Our culture is special, but not especially uncommon

Posted 08 Sep 2015 / 0

National Geographic News “Sperm Whales’ Language Reveals Hints of Culture” It is interesting how the number of animal species displaying culture keeps getting larger. There’s a lot of evolutionary convergence involved here, as the phylogenetic tree of vertebrates is still only sprinkled with pockets of culture. But those pockets of culture are deep, and therefore Read More

A Minor Post, Breeders, Propagators, & Creators, Cetaceans, Communication, Convergence, Cultural Evolution, Exaptation, Human Uniqueness, Web

Have we outgrown the scale of cooperation supported by the Big Gods of Big Religion?

Posted 08 Sep 2015 / 0

Cliodynamica “From Big Gods to the Big Brother” There are a bunch of really interesting ideas in this post, particularly related to the challenges associated with scaling up cooperation. As Turchin nicely points out, once you get past the tribal scale reputation alone — even fueled by the power of gossip — is not going Read More

A Minor Post, Altruism, Behavior, Belief, Cooperation, Cultural Evolution, Group Selection, History, Human Uniqueness, Multilevel Selection, Punishment, Religion, Reputation, Social Norms, Web

The most fundamental way in which culture pushes against biology

Posted 26 Aug 2015 / 0

National Public Radio “For Prospective Moms, Biology and Culture Clash” Seven years later, I need to check and see how these American demographic trends have developed. Are even more women having babies later in life? Interesting thing here is how big a tension there is between our cultural choices and our biological realities. If fertility peaks Read More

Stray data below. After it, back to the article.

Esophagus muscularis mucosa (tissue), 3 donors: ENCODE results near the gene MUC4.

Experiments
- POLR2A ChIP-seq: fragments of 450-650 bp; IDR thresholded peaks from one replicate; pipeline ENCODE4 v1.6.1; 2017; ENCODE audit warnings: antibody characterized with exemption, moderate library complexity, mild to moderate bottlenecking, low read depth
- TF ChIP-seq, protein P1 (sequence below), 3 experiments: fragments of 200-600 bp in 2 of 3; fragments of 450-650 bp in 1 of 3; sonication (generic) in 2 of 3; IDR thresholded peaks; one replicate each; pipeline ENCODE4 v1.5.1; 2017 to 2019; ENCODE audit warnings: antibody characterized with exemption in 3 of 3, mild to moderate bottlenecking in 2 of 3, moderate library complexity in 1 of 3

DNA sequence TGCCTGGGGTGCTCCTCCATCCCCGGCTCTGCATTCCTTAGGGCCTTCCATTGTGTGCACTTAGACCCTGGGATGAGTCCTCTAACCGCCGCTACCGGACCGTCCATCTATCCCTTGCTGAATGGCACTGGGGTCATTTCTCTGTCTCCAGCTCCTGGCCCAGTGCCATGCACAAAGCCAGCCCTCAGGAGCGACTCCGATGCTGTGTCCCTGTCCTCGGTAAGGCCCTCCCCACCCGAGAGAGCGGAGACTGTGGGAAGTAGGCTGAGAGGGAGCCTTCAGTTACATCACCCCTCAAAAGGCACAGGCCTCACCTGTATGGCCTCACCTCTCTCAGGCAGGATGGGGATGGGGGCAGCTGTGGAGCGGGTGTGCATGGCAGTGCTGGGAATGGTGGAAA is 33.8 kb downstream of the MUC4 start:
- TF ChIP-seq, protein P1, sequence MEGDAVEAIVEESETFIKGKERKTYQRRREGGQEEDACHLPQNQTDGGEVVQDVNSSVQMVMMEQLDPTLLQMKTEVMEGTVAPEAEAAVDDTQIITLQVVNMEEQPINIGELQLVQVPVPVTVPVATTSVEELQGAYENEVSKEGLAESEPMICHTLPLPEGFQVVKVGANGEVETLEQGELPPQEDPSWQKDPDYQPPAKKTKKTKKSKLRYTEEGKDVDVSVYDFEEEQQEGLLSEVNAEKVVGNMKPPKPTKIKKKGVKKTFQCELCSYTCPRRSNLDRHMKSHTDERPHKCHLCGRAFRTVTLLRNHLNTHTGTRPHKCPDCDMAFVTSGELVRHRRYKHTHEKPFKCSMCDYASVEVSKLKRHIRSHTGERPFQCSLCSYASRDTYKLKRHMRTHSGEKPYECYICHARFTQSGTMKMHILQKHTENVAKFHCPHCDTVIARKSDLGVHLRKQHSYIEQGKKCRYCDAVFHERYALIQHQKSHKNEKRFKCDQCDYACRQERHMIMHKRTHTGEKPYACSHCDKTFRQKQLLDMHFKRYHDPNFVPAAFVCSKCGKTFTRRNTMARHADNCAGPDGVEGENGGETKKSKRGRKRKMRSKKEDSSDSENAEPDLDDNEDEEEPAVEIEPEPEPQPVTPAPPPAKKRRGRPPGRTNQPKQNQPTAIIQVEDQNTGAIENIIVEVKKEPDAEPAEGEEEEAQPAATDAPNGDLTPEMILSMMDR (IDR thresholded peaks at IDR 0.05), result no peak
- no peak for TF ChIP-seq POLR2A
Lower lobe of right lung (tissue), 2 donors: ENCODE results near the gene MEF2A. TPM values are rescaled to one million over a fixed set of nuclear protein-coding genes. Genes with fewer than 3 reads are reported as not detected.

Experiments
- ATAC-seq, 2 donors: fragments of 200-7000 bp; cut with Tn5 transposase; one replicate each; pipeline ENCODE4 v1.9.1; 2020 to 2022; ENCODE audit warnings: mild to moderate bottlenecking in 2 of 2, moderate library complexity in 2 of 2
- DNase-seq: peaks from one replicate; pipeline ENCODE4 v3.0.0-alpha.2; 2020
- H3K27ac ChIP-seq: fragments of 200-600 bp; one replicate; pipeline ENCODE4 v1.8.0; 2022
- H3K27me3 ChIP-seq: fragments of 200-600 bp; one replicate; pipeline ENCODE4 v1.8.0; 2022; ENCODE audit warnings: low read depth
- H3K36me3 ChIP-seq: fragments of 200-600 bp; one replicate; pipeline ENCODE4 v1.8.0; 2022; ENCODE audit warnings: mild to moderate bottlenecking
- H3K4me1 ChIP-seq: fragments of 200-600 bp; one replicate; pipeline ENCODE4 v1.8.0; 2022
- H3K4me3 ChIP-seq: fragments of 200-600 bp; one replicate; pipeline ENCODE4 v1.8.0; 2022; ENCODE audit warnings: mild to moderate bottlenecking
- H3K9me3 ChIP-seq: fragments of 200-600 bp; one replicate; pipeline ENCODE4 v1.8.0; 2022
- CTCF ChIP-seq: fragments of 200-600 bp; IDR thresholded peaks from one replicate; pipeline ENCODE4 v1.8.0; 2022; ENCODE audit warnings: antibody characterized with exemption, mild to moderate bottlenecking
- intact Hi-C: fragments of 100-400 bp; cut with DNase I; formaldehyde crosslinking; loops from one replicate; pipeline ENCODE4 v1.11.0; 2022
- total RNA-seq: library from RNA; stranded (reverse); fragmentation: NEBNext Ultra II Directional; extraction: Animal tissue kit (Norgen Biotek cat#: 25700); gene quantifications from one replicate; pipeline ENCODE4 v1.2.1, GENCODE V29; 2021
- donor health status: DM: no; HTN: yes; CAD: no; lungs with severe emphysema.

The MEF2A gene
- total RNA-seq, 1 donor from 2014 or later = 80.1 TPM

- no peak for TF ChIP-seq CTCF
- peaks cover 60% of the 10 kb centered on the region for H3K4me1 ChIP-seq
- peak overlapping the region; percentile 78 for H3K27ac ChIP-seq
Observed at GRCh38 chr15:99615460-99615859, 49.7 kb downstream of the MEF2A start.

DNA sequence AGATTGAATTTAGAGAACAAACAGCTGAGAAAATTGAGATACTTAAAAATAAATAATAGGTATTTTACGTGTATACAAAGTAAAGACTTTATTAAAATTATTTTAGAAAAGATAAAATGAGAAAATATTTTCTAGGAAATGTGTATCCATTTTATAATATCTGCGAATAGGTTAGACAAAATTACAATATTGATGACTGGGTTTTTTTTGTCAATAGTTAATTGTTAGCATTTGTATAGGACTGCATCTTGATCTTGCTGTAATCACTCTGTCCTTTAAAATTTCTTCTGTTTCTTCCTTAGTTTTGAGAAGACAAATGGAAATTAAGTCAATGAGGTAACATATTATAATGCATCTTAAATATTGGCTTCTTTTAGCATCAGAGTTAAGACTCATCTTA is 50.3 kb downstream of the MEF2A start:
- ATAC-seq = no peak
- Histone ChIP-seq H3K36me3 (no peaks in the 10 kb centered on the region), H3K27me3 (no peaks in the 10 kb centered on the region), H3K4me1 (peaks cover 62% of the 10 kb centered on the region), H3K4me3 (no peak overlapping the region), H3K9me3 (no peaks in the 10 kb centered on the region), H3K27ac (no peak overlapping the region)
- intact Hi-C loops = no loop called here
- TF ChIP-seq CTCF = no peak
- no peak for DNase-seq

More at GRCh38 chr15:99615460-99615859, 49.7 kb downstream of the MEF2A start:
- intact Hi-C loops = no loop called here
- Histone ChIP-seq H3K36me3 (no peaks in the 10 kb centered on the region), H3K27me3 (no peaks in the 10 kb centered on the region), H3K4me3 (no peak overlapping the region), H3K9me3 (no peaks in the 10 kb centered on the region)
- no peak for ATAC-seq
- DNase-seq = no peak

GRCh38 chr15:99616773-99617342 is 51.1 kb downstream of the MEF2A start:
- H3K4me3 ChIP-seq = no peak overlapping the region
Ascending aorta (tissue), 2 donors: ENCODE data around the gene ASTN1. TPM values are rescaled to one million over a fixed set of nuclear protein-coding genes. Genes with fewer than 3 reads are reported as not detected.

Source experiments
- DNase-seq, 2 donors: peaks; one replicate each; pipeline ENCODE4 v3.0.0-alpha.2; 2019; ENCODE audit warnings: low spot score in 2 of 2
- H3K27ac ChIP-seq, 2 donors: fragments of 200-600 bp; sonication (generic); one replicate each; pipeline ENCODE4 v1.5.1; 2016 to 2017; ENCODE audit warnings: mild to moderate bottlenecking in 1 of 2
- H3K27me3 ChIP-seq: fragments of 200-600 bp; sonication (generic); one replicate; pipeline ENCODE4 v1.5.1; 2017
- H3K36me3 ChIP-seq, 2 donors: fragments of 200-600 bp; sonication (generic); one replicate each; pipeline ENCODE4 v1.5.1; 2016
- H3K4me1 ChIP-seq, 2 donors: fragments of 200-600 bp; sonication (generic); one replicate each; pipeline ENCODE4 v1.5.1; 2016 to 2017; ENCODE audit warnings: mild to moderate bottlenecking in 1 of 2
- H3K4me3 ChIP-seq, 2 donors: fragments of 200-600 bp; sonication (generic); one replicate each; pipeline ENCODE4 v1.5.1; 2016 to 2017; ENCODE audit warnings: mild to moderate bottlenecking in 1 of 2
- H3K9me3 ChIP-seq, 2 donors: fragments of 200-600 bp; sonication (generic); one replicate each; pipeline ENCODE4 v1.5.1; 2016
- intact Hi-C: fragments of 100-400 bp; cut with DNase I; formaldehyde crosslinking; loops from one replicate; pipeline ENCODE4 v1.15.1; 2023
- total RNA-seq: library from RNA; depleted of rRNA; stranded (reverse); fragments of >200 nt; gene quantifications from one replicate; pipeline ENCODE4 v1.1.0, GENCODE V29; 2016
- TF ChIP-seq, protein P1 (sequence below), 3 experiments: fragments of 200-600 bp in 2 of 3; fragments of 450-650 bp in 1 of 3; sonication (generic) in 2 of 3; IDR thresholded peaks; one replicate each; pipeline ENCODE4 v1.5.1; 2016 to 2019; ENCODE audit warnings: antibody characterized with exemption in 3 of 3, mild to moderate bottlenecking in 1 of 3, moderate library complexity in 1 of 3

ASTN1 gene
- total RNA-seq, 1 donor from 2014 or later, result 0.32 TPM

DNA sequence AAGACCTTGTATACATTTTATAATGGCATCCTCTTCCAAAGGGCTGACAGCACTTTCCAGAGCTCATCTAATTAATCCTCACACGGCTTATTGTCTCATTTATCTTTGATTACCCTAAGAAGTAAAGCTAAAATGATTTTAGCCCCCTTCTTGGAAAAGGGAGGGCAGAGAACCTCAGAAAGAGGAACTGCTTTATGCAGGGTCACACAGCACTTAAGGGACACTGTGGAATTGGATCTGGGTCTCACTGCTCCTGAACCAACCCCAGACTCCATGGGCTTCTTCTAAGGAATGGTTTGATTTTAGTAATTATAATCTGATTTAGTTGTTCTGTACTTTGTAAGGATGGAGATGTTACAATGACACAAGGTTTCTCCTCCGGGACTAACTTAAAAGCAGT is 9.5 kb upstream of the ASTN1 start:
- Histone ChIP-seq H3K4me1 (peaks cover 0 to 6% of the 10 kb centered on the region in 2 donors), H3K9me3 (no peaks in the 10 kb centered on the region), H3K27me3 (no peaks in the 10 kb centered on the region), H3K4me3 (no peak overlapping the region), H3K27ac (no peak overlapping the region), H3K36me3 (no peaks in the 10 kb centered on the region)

A Minor Post, Breeders, Propagators, & Creators, Cultural Evolution, Gene-Culture Coevolution, Memetic Fitness, Radio & Podcasts, Reproductive Fitness, Senescence, Sex and Reproduction, Social Norms

Explaining the evolutionary explanation for handedness

Posted 13 Aug 2015 / 0

This is a wonderful little video that is absolutely packed with great ideas about how evolution works, how human evolution works, and how two different evolutionary pressures pushing in opposite directions reach equilibrium. It also makes wonderful use of infographic techniques, using color and quantity throughout the video to clearly convey numerical and conceptual ideas Read More

A Minor Post, Adaptation, Cooperation, Cultural Evolution, Educational Software and Apps, Evolutionary Modeling, Film, Television, & Video, Gene-Culture Coevolution, Human Evolution, MSCI-463, The Evolution of Cooperation, Quantifying Costs and Benefits, Social Norms

E&E in A&D: Genetic profiling as art?

Posted 13 Feb 2015 / 0

Smithsonian Magazine “Creepy or Cool? Portraits Derived From the DNA in Hair and Gum Found in Public Places” I find a lot of art to be gimmicky. I know as a professor at an art and design school, that could get me into some trouble, so let me explain what I mean. “Gimmicky” art to Read More

A Major Post, Articles, Computer Science, Ethics, Genetics, Human Evolution, Risk & Uncertainty, Science in Art & Design, Sociology